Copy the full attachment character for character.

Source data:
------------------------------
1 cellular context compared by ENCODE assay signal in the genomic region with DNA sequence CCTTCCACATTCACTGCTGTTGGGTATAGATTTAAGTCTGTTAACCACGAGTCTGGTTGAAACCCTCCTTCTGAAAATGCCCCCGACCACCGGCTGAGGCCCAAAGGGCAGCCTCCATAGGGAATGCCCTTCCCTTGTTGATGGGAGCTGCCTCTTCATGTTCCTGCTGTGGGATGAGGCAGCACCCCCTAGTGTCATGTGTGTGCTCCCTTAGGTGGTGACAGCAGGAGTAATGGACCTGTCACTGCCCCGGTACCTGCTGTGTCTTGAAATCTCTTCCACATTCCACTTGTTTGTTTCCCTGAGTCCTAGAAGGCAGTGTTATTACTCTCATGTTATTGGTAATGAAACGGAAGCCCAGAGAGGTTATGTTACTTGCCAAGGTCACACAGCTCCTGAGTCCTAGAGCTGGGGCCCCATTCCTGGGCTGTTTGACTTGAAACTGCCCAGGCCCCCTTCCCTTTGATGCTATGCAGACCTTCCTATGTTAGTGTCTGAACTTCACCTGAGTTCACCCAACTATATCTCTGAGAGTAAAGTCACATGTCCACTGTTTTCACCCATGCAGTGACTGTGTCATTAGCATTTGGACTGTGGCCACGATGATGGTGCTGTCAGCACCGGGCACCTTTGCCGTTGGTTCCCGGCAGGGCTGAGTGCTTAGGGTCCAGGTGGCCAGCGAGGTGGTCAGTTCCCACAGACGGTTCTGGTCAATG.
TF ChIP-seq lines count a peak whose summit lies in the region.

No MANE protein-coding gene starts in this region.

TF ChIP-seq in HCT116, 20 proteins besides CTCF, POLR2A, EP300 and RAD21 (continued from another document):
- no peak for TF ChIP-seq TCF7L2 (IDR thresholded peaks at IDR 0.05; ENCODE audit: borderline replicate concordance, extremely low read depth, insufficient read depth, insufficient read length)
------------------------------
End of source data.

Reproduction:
1 cellular context compared by ENCODE assay signal in the genomic region with DNA sequence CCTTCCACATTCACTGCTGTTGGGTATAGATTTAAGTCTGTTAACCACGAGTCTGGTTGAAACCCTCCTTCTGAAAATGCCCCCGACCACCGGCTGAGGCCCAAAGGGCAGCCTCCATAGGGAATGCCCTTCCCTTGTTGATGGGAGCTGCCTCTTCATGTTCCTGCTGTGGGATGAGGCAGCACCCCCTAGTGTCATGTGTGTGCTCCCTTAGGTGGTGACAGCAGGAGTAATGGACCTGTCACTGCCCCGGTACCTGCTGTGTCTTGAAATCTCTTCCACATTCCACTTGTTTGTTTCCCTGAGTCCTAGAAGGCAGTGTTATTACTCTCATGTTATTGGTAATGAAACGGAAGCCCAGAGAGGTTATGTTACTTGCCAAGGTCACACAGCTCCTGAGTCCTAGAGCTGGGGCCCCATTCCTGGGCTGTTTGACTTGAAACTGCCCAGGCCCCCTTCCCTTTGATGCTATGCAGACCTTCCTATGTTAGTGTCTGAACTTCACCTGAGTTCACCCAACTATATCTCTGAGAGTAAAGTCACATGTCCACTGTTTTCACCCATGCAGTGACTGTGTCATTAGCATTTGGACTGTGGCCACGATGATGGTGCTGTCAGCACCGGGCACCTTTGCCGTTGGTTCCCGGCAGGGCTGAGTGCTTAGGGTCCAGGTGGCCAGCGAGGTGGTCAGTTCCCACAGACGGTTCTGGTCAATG.
TF ChIP-seq lines count a peak whose summit lies in the region.

No MANE protein-coding gene starts in this region.

TF ChIP-seq in HCT116, 20 proteins besides CTCF, POLR2A, EP300 and RAD21 (continued from another document):
- no peak for TF ChIP-seq TCF7L2 (IDR thresholded peaks at IDR 0.05; ENCODE audit: borderline replicate concordance, extremely low read depth, insufficient read depth, insufficient read length)